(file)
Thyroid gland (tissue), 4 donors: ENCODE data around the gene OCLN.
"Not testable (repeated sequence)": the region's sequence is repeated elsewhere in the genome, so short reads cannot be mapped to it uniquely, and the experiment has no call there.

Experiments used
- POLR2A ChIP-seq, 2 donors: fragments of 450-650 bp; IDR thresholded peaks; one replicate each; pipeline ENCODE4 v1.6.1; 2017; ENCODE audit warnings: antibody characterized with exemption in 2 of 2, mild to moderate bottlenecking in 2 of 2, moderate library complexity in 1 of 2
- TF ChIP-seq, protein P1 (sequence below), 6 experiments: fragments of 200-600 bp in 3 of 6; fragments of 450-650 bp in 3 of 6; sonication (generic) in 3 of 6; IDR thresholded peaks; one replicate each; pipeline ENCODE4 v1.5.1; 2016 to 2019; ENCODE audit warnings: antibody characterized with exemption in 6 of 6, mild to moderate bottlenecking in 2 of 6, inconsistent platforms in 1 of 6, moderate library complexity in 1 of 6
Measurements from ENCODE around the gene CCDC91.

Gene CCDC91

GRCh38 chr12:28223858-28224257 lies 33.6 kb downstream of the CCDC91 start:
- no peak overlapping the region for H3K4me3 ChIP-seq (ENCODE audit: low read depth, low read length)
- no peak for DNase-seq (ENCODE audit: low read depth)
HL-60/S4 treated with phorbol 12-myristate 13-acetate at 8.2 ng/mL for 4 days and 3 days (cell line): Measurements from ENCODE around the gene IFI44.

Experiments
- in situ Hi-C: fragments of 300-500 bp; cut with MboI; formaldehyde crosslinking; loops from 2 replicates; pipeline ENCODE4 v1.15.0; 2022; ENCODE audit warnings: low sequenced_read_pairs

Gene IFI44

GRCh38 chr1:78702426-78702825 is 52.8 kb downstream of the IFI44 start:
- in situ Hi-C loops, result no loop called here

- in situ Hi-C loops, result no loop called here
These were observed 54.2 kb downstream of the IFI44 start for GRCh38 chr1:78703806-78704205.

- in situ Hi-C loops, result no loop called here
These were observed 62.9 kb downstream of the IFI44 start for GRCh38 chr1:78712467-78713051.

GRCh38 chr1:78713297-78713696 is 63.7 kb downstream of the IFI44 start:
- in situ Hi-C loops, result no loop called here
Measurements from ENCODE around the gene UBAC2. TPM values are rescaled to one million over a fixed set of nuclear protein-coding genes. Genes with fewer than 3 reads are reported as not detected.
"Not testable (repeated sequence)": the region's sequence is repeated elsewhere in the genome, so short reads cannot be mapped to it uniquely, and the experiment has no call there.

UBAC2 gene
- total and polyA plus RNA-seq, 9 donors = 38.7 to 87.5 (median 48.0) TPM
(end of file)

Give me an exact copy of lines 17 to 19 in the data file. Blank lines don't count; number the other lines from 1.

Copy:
- in situ Hi-C loops, result no loop called here
These were observed 54.2 kb downstream of the IFI44 start for GRCh38 chr1:78703806-78704205.

- in situ Hi-C loops, result no loop called here